Dell, Ross and Roger Bawden
Oceanview Orchard Ltd., Kiwifruit, Beef and lamb
Since buying the property, 30 years ago, the Bawden family have transformed this uneconomical Te Puke property into a thriving, sustainable and profitable kiwifruit orchard.
About 8ha flatland of the 30ha property is in kiwifruit. Production was stunning in 2020, with irrigation boosting the fruit size and well-managed storage. Unfortunately, the 2021 year was impacted by the COVID-19 pandemic with pressure on labour resources.
Several areas of the property have been left in pasture and they’re used to run a successful small livestock operation with minimal inputs that includes Wiltshire sheep and trading cattle.
The Bawdens use science to increase their understanding of nutrient management for their kiwifruit and for the benefit of the community, hosting one of the most comprehensive nutrient and fertiliser trials ever seen in the kiwifruit industry.
The development of wetland and native plantings is also a priority as well as improving the health of the Waihi estuary and its contributing watersheds.
Steve and Paula Holdem and Jeff and Glenys Holdem
Holdem Farm, Dairy farming
After years of sharemilking, the Holdems purchased their farm in 2017 in partnership with Steve’s parents, Jeff and Glenys, and have realised their vision of making their farm environmentally and financially sustainable.
The first few years were tough but fun as they tackled significant infrastructure upgrades across the 308ha property, including pastures, houses, and effluent and cowshed upgrades.
The updated and easier to manage layout is enhanced by the use of science and technology – tools and data that are enabling production to exceed targets while reducing Nitrogen leaching.
The Holdems have planted a significant amount of stock shelter and are continually planting native species, with plans to install detainment bunds to help with phosphorus runoff.
The team spring calves about 700 cows, with all young stock grazed off. For six weeks, 200 cows are wintered off-farm, while re-grassing is done by under-sowing with annual grasses and plantain.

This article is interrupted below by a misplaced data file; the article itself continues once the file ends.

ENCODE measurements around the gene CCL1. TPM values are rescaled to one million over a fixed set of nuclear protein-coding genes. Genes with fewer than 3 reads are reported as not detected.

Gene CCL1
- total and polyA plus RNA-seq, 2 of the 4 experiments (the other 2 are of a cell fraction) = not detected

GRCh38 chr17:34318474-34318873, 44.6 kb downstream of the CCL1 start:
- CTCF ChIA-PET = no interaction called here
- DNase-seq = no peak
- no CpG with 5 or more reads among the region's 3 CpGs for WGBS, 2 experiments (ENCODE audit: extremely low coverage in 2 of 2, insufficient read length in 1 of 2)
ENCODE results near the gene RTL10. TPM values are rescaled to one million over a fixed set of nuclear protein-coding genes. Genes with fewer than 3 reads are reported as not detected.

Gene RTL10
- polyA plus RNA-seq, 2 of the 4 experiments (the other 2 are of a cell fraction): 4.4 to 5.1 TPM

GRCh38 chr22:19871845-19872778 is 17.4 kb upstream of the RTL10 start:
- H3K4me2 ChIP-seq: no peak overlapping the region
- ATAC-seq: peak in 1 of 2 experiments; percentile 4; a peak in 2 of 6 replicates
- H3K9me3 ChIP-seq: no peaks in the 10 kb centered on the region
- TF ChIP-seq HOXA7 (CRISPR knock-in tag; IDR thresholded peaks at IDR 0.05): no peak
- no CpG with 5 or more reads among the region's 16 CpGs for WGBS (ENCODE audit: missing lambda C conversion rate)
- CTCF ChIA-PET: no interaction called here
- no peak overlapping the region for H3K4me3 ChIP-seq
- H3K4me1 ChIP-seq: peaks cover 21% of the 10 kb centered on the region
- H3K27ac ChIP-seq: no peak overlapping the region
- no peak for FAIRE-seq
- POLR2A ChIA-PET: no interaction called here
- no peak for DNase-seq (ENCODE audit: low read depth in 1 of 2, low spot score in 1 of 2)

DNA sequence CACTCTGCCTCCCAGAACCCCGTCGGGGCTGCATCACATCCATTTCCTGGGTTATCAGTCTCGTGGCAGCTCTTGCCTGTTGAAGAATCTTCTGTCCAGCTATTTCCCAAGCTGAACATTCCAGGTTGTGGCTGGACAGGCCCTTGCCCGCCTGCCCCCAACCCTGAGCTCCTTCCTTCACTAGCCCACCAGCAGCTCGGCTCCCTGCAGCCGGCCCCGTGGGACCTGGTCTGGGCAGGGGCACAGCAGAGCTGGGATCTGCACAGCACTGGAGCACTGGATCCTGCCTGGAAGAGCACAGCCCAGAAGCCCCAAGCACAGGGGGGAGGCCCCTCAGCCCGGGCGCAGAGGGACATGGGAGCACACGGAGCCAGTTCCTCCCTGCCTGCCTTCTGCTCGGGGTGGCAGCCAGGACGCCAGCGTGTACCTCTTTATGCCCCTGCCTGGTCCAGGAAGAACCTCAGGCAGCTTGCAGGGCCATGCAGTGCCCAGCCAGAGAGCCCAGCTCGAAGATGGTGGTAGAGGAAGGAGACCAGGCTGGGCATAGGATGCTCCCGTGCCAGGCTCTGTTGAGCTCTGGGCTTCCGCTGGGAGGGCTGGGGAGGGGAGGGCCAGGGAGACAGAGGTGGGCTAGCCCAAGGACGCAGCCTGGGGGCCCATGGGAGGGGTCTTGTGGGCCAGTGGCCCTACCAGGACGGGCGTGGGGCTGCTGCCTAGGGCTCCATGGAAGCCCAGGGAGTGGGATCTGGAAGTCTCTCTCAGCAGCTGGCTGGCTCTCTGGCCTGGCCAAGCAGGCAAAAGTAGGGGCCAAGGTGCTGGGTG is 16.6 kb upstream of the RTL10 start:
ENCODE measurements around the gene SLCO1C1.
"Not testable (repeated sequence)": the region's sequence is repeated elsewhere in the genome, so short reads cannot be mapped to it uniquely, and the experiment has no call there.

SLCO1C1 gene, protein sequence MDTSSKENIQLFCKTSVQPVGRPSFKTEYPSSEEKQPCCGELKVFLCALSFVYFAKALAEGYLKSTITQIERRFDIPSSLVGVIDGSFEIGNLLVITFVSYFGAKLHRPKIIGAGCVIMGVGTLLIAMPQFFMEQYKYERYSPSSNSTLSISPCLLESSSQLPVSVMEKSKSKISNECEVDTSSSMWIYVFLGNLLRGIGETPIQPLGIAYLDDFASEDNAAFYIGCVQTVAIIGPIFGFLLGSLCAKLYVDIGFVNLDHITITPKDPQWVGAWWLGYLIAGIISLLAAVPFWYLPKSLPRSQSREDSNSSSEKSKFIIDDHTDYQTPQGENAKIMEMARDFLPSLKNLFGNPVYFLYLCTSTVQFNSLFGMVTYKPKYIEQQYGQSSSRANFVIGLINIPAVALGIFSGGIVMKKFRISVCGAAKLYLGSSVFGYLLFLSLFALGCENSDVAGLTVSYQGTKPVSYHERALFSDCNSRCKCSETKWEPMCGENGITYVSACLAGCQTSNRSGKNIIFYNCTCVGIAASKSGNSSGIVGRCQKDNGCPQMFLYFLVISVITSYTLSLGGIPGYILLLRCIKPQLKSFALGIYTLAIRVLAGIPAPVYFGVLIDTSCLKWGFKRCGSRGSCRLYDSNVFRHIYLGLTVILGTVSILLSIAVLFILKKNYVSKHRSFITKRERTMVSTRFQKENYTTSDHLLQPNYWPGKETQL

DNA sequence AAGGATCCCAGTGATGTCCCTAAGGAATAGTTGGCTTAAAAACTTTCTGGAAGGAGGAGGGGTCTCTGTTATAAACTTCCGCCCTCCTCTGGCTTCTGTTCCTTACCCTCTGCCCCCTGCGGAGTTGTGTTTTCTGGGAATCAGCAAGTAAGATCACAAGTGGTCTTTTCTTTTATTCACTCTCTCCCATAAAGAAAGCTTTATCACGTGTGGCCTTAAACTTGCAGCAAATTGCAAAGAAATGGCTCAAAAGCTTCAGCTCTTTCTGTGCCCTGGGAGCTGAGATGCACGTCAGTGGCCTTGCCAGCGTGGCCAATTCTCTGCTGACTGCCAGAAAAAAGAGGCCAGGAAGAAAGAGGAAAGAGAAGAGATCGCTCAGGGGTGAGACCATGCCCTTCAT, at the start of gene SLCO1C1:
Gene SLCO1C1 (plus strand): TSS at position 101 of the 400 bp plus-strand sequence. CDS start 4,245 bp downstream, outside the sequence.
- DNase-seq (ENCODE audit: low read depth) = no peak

John and Margaret Scrimgeour
Nikau Trust, Dairy, Avocado, Kiwifruit, Forestry
Dairy farmers John and Margaret have diversified their business to include highly successful avocado and kiwifruit orchards.
About 60% of their income now comes from dairying and in 2020 their cows produced just over 140,000kg of milk solids. They are focused on maintaining quality, productive pastures that don’t need continual replacement. As they added more gently contoured land to the property, they established kiwifruit orchards with the fruit now grown across about 15ha of the property producing around about 36,000 trays from 2ha.
Avocado production has averaged about 10,000 trays which supply both local and international markets. Developing an integrated, diversified business contributes to the property’s sustainability, along with careful planning and management.
In the future, further plantings will be completed to enhance the use of the hill sides, and new pest control options tried in the orchards.
Helen Scott, Orchard Manager
Whiritoa Organic and Whiritoa Gold, Kiwifruit
These orchards grow both conventional and organic gold kiwifruit, and led by orchard manager Helen Scott, are striving to leave the land in a better state than it was found, for the enjoyment of future generations. Since purchasing the land, Māori Investments Limited has extensively developed the orchards into healthy, well-performing businesses.
Establishing good drainage and restoring soil health across the orchards has paid off with a lift in production, so they’re harvesting an additional 10,000 trays of kiwifruit per hectare – up to a maximum of 21,000 trays.
Whiritoa is focused on carrying a sustainable, good-quality crop that cares for both land and plants. The team is trialling a mixture of cover crops and using fertigation to ensure the plants get the right nutrients. Employees are trained, upskilled and empowered so their work becomes a career rather than just a job. Fresh vegetables are grown for the whānau to help improve their personal health.
Winston Fleming Trust
Winston took over this Rotorua farm from his father in the 1980s and since then has expanded and developed it into the 210ha property it is today. Hunting possums, dagging sheep, fencing and selling firewood are just some of the ways he made money while transforming Kiwi Outback into a profitable business.
Today, a large portion of the property is leased out for dairy grazing, with Winston supplementing his income by fencing and selling firewood.
Winston started fencing off native bush in 1987 and will soon have 35 areas of reserves, 10 of which are covered by QEII Covenants. In addition, most of the carefully designed paddocks boast shade from native forest. Seven large water tanks and almost 120 concrete water troughs have also been installed.
Possums have almost been eliminated thanks to careful pest management, while reducing waste is another focus as Winston continues to develop the property.
Enter the Ballance Farm Environment Awards